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5-Year-Old Won't Stay in Timeout


I have been trying to use timeout with my 5-year-old daughter, but she won’t stay. I require her to sit for one minute for every year of age, or five minutes. She will sometimes stay for a few minutes, but at other times, she refuses to sit at all. I am spending a lot of time chasing her around the house. Please, how do I get her to stay in timeout?



For starters, please put away your running shoes. Many parents are frustrated by their children’s resistance or refusal to stay in timeout. Believe it or not, the fact that your daughter refuses to stay in timeout is actually a good thing. That mean that she does not like to be away from the fun and enjoyable activities of your household, even for a few minutes. Timeout is not fun for her, and it is not supposed to be! Whether your child is leaving the timeout location because she is trying to avoid it or is attempting to gain additional attention from you, there are a number of steps that you can take to teach your daughter to remain in timeout.

  • Have a matter-of-fact conversation with your daughter about the purpose of timeout and the importance of her remaining there. Describe for her those behaviors that will result in a timeout as well as those positive behaviors that you would like to see from her.
  • Pick a good timeout location. An ideal place might be a chair facing a corner with no windows, or a stairway that is somewhat isolated. Your daughter should not be able to see a television or be able to observe other activities going on about the house.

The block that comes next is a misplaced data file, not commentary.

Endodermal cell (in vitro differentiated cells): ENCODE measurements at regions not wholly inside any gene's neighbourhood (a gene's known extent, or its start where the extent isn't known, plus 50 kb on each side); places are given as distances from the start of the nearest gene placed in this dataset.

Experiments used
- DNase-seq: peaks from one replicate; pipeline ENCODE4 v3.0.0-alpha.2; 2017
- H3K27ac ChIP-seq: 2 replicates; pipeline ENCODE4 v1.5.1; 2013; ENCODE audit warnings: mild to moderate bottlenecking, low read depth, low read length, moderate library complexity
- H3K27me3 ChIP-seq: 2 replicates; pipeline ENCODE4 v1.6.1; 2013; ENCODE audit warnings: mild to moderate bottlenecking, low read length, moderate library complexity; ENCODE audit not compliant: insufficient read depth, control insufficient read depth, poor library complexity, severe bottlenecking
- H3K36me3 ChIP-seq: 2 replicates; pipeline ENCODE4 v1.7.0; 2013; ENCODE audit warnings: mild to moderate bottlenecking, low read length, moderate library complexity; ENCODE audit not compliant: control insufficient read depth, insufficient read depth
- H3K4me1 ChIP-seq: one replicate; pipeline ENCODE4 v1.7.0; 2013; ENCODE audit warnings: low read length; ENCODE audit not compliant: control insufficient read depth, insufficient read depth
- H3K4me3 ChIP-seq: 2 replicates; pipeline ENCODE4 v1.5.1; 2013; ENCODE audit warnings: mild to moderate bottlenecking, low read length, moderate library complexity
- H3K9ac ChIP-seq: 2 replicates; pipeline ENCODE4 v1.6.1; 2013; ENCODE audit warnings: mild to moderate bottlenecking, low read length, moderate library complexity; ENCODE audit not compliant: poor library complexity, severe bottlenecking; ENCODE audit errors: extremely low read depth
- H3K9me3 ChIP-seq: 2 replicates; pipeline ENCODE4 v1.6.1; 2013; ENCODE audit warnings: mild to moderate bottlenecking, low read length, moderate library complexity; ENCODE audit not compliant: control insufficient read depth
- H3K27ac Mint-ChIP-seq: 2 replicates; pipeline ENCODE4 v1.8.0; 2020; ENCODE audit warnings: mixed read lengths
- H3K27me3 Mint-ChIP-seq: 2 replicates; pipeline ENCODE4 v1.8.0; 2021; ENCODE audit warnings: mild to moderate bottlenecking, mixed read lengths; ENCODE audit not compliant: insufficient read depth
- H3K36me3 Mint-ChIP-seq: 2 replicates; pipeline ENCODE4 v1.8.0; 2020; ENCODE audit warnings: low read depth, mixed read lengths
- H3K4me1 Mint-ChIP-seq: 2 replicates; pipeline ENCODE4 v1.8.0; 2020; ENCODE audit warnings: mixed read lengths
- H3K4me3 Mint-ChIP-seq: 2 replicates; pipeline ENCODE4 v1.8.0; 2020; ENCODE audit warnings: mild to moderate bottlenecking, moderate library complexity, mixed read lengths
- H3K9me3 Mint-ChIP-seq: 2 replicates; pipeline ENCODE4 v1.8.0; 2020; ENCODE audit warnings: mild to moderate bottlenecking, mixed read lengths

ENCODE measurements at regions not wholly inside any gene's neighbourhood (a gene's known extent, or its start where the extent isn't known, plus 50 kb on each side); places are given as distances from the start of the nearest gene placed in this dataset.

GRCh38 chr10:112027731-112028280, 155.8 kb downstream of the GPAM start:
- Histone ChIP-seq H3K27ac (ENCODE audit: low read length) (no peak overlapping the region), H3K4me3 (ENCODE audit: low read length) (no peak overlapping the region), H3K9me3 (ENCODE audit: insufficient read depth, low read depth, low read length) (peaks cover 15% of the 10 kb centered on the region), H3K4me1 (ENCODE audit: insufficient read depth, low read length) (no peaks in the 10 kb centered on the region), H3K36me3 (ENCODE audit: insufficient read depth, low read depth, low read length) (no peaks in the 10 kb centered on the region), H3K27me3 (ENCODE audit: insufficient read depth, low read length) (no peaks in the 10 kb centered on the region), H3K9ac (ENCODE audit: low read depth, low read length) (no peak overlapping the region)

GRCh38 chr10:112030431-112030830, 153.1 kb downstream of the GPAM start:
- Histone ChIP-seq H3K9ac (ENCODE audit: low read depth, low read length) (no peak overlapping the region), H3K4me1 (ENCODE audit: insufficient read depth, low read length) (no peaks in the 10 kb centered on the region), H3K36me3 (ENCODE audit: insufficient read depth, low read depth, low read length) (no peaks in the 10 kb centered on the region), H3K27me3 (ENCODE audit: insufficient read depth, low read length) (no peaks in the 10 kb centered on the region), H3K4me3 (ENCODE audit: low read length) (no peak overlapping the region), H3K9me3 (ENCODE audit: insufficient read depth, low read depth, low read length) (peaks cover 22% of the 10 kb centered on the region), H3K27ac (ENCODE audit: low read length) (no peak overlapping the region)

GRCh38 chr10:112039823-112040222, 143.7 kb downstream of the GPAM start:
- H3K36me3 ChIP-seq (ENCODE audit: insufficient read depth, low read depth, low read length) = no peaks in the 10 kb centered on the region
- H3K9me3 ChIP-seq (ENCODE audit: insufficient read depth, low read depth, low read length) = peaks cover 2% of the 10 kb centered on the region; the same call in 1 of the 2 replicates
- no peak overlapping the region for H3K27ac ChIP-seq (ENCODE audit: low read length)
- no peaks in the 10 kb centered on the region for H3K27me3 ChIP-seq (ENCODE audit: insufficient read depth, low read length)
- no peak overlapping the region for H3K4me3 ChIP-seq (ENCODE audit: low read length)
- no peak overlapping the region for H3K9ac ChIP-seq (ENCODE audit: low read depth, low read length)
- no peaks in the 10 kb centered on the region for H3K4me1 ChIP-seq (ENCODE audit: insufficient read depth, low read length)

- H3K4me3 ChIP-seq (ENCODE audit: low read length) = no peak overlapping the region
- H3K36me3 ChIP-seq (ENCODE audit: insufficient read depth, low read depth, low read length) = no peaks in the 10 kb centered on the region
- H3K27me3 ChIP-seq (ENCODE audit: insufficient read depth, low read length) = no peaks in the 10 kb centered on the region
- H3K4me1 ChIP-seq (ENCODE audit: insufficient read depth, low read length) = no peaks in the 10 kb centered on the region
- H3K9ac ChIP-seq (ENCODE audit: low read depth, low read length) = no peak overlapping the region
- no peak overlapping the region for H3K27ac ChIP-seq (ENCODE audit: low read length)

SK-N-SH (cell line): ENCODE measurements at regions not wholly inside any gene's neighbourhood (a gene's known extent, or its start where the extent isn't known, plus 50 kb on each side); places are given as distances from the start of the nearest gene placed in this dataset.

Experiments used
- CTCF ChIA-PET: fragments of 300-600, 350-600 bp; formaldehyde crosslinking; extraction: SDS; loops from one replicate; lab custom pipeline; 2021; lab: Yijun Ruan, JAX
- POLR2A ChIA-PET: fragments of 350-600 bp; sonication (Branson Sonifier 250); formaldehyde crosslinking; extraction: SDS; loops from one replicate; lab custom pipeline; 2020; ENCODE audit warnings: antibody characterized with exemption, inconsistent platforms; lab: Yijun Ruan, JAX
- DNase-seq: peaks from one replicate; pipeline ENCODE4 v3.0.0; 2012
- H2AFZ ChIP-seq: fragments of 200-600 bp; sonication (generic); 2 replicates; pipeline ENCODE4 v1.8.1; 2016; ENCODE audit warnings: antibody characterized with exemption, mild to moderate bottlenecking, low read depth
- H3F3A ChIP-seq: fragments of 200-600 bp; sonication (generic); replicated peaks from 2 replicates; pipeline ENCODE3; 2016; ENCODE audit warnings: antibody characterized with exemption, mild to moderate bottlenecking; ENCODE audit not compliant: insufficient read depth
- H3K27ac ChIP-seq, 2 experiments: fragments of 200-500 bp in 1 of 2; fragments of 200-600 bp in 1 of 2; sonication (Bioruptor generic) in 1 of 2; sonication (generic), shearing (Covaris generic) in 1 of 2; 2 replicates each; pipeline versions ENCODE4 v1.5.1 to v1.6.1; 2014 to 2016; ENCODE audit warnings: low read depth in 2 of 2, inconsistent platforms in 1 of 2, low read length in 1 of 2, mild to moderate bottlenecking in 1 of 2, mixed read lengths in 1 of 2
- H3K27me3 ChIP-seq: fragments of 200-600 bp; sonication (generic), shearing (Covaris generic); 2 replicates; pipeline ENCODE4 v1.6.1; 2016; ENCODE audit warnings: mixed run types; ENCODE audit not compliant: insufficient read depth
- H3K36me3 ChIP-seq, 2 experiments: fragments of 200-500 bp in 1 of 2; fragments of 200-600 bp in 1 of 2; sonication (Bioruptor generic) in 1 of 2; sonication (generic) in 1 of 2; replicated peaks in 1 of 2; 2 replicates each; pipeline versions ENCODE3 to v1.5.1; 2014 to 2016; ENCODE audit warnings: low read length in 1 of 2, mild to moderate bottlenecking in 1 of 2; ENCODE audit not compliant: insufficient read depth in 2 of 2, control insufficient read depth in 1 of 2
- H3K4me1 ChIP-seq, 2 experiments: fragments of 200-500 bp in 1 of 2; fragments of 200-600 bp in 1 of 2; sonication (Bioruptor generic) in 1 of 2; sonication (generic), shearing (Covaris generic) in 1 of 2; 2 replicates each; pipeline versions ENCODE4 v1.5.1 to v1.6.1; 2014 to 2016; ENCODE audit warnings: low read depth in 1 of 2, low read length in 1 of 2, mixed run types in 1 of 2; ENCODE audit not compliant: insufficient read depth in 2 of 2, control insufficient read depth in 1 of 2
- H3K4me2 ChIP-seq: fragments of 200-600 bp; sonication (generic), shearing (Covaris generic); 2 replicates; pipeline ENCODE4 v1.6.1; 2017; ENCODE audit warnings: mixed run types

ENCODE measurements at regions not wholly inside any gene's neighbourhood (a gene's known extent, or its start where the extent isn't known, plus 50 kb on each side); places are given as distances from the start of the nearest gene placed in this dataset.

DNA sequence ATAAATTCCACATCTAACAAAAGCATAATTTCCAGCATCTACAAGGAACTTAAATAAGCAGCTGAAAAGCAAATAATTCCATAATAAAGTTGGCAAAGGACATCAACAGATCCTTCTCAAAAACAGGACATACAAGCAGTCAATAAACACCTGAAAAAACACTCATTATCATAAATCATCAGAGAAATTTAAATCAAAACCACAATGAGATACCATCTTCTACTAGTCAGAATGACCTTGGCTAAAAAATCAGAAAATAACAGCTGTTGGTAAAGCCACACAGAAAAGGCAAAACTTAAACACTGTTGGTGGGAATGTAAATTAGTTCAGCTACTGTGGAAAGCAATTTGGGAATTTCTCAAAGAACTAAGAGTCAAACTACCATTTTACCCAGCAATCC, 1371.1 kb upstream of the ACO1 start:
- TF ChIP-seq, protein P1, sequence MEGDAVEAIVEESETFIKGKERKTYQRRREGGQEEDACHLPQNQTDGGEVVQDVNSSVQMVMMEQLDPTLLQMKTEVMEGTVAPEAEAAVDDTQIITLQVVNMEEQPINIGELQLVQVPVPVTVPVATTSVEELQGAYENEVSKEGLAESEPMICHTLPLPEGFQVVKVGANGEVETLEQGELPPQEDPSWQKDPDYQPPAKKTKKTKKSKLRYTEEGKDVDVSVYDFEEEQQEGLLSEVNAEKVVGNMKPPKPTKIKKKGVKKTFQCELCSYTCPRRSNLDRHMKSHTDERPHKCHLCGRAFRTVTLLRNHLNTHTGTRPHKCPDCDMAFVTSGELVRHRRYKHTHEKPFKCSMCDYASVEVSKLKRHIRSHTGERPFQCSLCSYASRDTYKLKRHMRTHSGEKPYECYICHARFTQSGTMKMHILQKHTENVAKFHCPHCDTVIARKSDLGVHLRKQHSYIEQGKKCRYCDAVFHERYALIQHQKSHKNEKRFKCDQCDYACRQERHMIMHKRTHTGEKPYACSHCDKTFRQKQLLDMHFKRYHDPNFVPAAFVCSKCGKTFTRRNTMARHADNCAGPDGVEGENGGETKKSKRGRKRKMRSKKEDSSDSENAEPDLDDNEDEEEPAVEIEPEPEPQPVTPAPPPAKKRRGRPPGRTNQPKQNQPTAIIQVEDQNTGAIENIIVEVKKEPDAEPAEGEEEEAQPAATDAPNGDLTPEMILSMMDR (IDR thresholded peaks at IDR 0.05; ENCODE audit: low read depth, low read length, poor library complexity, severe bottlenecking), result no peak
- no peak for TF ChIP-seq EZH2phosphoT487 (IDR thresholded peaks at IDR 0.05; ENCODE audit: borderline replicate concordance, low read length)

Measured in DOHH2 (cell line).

• Set a timer for a small amount of time at first. You might start with 30 seconds or one minute. This will help your daughter learn to stay in timeout more easily. Once you have had greater success with teaching her to remain in timeout, the amount of time can be gradually increased until it is having a meaningful impact on her behavior. Using a timer will also reduce her frequent complaints and requests to you for timeout to end. The timer will speak for you.
  • Tell your daughter that she will need to remain in timeout until the timer sounds. If she leaves, return her to timeout and reset the timer to the original time.
  • While your child is in timeout, make sure that NOTHING happens involving your daughter. That means that neither you nor anyone else in the house (including the dog) should respond to her questions, complaints, and so forth.
  • Once timeout has ended, have your daughter either correct the situation that sent her to timeout in the first place (e.g., apologize for hitting, clean up a mess, etc.) or finish complying with the request that she had refused to complete (e.g., “Pick up your toysand put them away”).
  • Don’t take good behavior for granted during the day. Offer frequent praise for those behaviors you want to see in your daughter.


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